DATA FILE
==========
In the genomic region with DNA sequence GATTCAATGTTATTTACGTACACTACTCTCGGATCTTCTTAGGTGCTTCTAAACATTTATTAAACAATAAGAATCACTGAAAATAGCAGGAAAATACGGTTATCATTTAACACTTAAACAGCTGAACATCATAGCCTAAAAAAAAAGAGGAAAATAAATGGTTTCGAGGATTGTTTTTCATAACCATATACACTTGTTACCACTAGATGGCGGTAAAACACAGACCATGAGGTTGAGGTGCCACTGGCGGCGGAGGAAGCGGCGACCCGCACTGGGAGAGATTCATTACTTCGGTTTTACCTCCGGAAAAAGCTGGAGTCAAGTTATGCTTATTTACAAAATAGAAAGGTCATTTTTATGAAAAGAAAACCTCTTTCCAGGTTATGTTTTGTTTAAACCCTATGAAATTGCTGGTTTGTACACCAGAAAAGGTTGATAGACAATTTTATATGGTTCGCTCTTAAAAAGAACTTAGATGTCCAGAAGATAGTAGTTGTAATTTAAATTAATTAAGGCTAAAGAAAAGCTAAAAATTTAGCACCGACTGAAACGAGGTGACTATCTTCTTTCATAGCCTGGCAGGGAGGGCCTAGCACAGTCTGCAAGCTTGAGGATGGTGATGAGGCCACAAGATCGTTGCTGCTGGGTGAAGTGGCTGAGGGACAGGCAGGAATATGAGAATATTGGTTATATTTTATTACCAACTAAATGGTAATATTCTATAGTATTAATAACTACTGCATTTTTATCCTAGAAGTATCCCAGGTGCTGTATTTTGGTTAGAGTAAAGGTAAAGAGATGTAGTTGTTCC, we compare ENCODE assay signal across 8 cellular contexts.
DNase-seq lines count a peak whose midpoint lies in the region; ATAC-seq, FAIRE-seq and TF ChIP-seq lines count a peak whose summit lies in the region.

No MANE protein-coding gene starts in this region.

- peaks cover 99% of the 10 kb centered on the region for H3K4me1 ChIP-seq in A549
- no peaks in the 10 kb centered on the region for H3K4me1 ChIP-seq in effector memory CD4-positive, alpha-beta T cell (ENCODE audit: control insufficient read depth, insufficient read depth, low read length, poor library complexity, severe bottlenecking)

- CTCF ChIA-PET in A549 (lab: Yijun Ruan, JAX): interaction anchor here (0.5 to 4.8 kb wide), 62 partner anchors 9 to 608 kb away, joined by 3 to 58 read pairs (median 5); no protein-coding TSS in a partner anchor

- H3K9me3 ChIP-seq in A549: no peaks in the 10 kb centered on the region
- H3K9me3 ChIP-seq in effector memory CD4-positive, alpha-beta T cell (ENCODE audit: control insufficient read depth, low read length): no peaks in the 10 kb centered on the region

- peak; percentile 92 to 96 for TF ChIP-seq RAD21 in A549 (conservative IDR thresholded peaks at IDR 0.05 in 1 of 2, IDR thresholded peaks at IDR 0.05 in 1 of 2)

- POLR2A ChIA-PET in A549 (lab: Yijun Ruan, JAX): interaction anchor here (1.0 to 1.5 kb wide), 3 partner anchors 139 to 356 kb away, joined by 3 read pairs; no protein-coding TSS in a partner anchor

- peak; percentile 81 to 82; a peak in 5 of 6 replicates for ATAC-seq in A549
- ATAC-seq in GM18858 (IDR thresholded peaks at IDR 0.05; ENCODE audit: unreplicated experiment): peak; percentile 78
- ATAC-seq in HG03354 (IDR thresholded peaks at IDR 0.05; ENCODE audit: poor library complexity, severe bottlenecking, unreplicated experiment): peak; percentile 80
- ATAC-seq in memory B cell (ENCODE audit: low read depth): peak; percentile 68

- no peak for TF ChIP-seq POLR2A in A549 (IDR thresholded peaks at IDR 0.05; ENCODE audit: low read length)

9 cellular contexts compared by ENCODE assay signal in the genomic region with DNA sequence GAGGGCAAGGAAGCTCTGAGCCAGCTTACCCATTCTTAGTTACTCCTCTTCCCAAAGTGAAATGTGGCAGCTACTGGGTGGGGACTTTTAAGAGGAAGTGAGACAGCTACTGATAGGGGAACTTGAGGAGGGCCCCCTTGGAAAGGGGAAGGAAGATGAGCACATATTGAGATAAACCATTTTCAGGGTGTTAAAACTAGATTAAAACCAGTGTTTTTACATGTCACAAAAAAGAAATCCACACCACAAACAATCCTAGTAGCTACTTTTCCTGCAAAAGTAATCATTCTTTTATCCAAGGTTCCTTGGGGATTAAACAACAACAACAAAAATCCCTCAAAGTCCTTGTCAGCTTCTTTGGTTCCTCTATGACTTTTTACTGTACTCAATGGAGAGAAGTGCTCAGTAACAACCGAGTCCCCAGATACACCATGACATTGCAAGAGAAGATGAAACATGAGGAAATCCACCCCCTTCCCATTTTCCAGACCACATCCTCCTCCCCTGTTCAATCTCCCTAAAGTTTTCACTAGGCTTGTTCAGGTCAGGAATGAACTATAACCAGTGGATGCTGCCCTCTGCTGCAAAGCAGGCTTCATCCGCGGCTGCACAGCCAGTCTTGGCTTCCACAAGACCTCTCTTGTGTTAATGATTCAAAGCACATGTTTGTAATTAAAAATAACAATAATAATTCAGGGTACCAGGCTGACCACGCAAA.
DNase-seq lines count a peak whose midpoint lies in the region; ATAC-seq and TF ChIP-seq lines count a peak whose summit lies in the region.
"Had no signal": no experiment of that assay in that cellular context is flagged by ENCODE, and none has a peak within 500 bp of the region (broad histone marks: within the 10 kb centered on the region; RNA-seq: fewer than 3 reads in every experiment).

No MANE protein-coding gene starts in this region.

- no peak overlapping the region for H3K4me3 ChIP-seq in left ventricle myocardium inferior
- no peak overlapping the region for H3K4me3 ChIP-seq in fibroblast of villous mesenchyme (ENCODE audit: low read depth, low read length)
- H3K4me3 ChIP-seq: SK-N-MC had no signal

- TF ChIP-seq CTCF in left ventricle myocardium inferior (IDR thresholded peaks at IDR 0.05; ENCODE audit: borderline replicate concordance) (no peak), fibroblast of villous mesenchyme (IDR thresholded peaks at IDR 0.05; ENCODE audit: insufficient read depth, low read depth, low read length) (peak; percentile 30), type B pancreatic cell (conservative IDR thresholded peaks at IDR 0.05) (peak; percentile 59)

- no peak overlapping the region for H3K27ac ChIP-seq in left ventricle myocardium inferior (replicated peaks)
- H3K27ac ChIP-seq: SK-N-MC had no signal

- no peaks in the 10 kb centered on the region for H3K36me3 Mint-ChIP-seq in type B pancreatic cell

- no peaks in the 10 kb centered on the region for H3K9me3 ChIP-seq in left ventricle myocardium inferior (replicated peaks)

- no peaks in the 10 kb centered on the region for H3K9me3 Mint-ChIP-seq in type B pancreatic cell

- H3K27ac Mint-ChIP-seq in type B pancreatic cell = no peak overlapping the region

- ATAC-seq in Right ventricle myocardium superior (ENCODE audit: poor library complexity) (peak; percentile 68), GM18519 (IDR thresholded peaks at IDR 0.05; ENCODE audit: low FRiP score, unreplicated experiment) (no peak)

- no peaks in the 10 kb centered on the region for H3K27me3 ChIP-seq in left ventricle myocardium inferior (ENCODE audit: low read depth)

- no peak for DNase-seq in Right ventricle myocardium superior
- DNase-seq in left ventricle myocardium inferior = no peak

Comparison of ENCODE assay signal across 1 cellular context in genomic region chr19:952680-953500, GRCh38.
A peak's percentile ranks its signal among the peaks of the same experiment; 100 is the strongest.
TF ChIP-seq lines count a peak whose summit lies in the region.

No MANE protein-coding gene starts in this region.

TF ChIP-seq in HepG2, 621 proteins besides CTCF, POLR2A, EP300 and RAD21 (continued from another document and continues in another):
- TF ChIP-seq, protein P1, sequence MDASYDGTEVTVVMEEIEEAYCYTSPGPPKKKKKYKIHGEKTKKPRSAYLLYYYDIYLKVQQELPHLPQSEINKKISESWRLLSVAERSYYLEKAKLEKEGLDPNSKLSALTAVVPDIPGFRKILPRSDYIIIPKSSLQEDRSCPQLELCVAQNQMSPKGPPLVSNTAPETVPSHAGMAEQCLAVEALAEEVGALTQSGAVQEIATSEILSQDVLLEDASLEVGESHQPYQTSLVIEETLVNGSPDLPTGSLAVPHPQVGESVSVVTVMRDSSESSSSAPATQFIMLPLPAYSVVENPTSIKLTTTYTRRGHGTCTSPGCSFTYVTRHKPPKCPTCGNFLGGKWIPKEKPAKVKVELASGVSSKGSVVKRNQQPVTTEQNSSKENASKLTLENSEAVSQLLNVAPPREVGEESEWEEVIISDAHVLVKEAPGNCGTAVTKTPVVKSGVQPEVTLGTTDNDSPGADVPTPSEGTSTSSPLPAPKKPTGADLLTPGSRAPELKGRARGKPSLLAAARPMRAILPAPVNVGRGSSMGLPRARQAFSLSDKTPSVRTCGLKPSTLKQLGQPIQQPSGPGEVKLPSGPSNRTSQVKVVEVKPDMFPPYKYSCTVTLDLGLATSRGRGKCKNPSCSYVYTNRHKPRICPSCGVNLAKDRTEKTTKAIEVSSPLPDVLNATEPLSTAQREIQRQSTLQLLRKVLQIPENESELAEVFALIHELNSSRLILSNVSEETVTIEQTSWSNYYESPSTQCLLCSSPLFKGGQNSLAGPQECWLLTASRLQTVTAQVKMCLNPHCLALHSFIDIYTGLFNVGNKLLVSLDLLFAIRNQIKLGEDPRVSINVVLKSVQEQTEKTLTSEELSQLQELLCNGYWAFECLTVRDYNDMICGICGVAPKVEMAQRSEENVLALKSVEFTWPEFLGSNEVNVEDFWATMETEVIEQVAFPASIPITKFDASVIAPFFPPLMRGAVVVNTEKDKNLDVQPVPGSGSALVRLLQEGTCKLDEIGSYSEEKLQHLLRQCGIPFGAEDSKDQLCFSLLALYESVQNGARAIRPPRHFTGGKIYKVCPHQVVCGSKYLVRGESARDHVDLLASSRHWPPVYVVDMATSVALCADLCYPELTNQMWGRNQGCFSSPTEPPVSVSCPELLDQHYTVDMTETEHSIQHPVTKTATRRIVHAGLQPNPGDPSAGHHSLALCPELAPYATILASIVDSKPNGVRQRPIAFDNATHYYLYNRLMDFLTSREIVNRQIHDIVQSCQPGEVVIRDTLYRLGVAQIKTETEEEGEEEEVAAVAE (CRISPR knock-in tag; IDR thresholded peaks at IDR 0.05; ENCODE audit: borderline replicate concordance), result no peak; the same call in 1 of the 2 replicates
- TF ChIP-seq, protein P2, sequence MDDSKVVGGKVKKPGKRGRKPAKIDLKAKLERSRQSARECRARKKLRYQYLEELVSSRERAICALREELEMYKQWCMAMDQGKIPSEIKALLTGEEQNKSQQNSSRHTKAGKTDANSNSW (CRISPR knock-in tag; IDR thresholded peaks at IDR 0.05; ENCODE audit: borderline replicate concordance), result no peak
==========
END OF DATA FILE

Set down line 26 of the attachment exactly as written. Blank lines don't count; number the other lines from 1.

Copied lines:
- no peaks in the 10 kb centered on the region for H3K36me3 Mint-ChIP-seq in type B pancreatic cell